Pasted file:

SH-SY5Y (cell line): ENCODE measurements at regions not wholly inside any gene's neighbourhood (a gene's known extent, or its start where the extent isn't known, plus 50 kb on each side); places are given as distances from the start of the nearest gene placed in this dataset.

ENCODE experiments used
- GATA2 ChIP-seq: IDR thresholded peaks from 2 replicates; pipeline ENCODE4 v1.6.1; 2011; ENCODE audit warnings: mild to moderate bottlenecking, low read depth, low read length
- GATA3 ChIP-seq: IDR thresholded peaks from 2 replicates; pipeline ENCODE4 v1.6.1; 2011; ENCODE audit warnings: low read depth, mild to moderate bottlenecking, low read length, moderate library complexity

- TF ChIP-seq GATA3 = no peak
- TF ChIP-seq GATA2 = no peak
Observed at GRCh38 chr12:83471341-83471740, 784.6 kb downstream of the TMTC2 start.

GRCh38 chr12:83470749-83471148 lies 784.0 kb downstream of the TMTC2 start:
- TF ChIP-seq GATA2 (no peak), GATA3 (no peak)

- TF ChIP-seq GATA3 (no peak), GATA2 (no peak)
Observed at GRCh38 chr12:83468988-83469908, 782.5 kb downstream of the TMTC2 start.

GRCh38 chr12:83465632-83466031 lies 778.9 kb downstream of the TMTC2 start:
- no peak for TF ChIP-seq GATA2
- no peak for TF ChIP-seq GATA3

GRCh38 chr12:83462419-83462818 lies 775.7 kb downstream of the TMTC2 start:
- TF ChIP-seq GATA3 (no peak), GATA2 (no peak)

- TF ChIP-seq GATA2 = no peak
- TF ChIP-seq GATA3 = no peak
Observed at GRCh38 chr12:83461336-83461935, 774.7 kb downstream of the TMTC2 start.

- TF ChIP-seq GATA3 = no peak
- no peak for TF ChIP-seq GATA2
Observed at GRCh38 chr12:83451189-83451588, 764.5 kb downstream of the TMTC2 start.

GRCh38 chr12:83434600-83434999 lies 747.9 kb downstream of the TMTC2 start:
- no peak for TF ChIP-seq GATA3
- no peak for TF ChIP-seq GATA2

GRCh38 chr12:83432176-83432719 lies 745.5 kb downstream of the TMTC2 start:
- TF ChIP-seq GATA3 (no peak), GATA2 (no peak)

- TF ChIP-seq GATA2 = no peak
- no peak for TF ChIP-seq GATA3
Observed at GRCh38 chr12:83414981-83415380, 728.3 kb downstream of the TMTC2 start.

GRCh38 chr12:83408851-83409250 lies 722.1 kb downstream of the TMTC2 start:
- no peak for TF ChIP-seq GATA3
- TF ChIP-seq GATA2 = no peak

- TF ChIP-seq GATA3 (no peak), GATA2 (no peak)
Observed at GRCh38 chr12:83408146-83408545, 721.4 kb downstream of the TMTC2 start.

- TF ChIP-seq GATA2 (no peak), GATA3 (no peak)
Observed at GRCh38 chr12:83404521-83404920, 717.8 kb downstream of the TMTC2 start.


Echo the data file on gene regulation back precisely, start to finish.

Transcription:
SH-SY5Y (cell line): ENCODE measurements at regions not wholly inside any gene's neighbourhood (a gene's known extent, or its start where the extent isn't known, plus 50 kb on each side); places are given as distances from the start of the nearest gene placed in this dataset.

ENCODE experiments used
- GATA2 ChIP-seq: IDR thresholded peaks from 2 replicates; pipeline ENCODE4 v1.6.1; 2011; ENCODE audit warnings: mild to moderate bottlenecking, low read depth, low read length
- GATA3 ChIP-seq: IDR thresholded peaks from 2 replicates; pipeline ENCODE4 v1.6.1; 2011; ENCODE audit warnings: low read depth, mild to moderate bottlenecking, low read length, moderate library complexity

- TF ChIP-seq GATA3 = no peak
- TF ChIP-seq GATA2 = no peak
Observed at GRCh38 chr12:83471341-83471740, 784.6 kb downstream of the TMTC2 start.

GRCh38 chr12:83470749-83471148 lies 784.0 kb downstream of the TMTC2 start:
- TF ChIP-seq GATA2 (no peak), GATA3 (no peak)

- TF ChIP-seq GATA3 (no peak), GATA2 (no peak)
Observed at GRCh38 chr12:83468988-83469908, 782.5 kb downstream of the TMTC2 start.

GRCh38 chr12:83465632-83466031 lies 778.9 kb downstream of the TMTC2 start:
- no peak for TF ChIP-seq GATA2
- no peak for TF ChIP-seq GATA3

GRCh38 chr12:83462419-83462818 lies 775.7 kb downstream of the TMTC2 start:
- TF ChIP-seq GATA3 (no peak), GATA2 (no peak)

- TF ChIP-seq GATA2 = no peak
- TF ChIP-seq GATA3 = no peak
Observed at GRCh38 chr12:83461336-83461935, 774.7 kb downstream of the TMTC2 start.

- TF ChIP-seq GATA3 = no peak
- no peak for TF ChIP-seq GATA2
Observed at GRCh38 chr12:83451189-83451588, 764.5 kb downstream of the TMTC2 start.

GRCh38 chr12:83434600-83434999 lies 747.9 kb downstream of the TMTC2 start:
- no peak for TF ChIP-seq GATA3
- no peak for TF ChIP-seq GATA2

GRCh38 chr12:83432176-83432719 lies 745.5 kb downstream of the TMTC2 start:
- TF ChIP-seq GATA3 (no peak), GATA2 (no peak)

- TF ChIP-seq GATA2 = no peak
- no peak for TF ChIP-seq GATA3
Observed at GRCh38 chr12:83414981-83415380, 728.3 kb downstream of the TMTC2 start.

GRCh38 chr12:83408851-83409250 lies 722.1 kb downstream of the TMTC2 start:
- no peak for TF ChIP-seq GATA3
- TF ChIP-seq GATA2 = no peak

- TF ChIP-seq GATA3 (no peak), GATA2 (no peak)
Observed at GRCh38 chr12:83408146-83408545, 721.4 kb downstream of the TMTC2 start.

- TF ChIP-seq GATA2 (no peak), GATA3 (no peak)
Observed at GRCh38 chr12:83404521-83404920, 717.8 kb downstream of the TMTC2 start.